This is the star vehicle for Wildman Steve, a minor league Rudy Ray Moore (who was himself in Petey Wheatstraw as a character named Steve), who plays a wino -named Steve – picked by two thugs to be the guinea pig for a super-strength potion they’ve bankrolled to the tune of six thousand dollars (geddit? Geddit?). The plan is for Steve to carry out a safe from a jewelry store, then the hoods will plug him and make off with the diamonds. They figure this will be a mercy because, unknown to Steve, the formula will kill him in six days. Well, the formula also makes him bulletproof, so he makes off with the diamonds and tries to find an antidote.

supersoul6bigNow that is almost the plot to a decent movie. Unfortunately, this is a Wildman Steve movie, which means it’s a Dolemite movie without the budget, wit or charm.

I’m going let that statement sink in on you for a while. As Rick so very succinctly put it, “This movie makes you re-calibrate your opinion of the Dolemite movies.”

I managed one intentional laugh during the movie. There is also one point during which we said, “You know, this was an okay movie until these white women showed up,” so there are degrees of bad. Predictably, although a derelict wino, Steve has no problem getting women into bed. The mad scientist, Doctor Dippy (Peter Conrad) has a girlfriend played by the magically named Wild Savage, who seemingly took acting lessons from Dolores Fuller, but again, without the budget, wit or charm of an Ed Wood movie.

vlcsnap-2015-04-15-19h33m18s228This was directed by Miami filmmaker Rene Martinez, Jr., whose other big claim to fame is The Guy From Harlem, which, dammit, I own, so someday I have to watch it. At one point we spotted a triple-beam scale in Dr. Dippy’s office and Rick said, “That’s how they measured out the payroll every week.”

Vinegar Syndrome’s DVD is mainly clear and deceptively beautiful, but it has enough missing frames and streaking to really bring home the seedy grindhouse experience. I can’t recommend it, but I also cannot wait to force it on my friends.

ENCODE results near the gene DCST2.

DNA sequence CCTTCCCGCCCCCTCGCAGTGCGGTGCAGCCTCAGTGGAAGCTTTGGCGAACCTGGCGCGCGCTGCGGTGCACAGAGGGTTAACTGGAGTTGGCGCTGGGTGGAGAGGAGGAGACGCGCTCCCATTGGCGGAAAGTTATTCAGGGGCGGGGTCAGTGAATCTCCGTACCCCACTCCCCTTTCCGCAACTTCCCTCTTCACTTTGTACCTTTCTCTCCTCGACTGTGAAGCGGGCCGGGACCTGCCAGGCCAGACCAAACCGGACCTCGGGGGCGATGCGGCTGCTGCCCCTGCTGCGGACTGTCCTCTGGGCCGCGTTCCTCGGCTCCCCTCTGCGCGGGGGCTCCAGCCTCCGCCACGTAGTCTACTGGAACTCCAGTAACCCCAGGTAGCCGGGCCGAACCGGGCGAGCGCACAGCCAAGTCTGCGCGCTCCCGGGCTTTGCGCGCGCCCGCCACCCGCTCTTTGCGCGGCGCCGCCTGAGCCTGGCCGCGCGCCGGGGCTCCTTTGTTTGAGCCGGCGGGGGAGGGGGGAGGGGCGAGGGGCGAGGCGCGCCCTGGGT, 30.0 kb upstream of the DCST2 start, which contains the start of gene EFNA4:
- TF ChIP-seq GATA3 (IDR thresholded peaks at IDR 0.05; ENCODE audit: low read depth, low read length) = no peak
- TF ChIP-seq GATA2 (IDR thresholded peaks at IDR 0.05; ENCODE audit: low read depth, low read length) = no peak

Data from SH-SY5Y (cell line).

Well, I see Everything is Terrible has edited it down to two minutes. Be aware this only gives you the smallest inkling of it’s… uh… quality:

So to soothe our bruised sensibilities, we slipped in Charlie Chaplin’s The Great Dictator.

The_Great_Dictator-335887708-largeChaplin’s first all-sound movie still has stretches of silent comedy (or scenes that would play as well silently), but suffers from some tonal problems. It’s the tale of a Jewish barber who spends years in a hospital, suffering amnesia from injuries in a World War I-style war between the countries of Tomania and Bacteria. Thus he misses the rise of dictator Adenoid Hynkel, his Double Cross party, and his anti-Jewish agenda. Both men are played by Chaplin.

Chaplin’s Hitler manque is justly famous – he spent hours watching footage of Hitler and knows exactly how to puncture the dictator, right down to his adjutants, rechristened Herring (Billy Gilbert) and Garbitsch (Henry Daniell). The Hynkel scenes are so exacting, so precise, that the parallel storyline with the barber seem scattered and happenstance – the Barber isn’t even given a name – until the two switch places, more by accident than anything.

Charlie-Chaplin-in-The-Gr-004It was, in fact, a matter of some curiosity to me that nobody notices the two men are identical. In retrospect, that is absolutely the right way to approach it; as one of the Juden, the Barber is considered by the stormtroopers to be subhuman, and therefore no notice is given to him as a person; it isn’t until the Barber escapes from a concentration camp and is found in a stolen uniform that it is assumed he is Hynkel, just as Der Fooey, taking a pre-invasion vacation in an Alpine costume, is mistaken for a common man.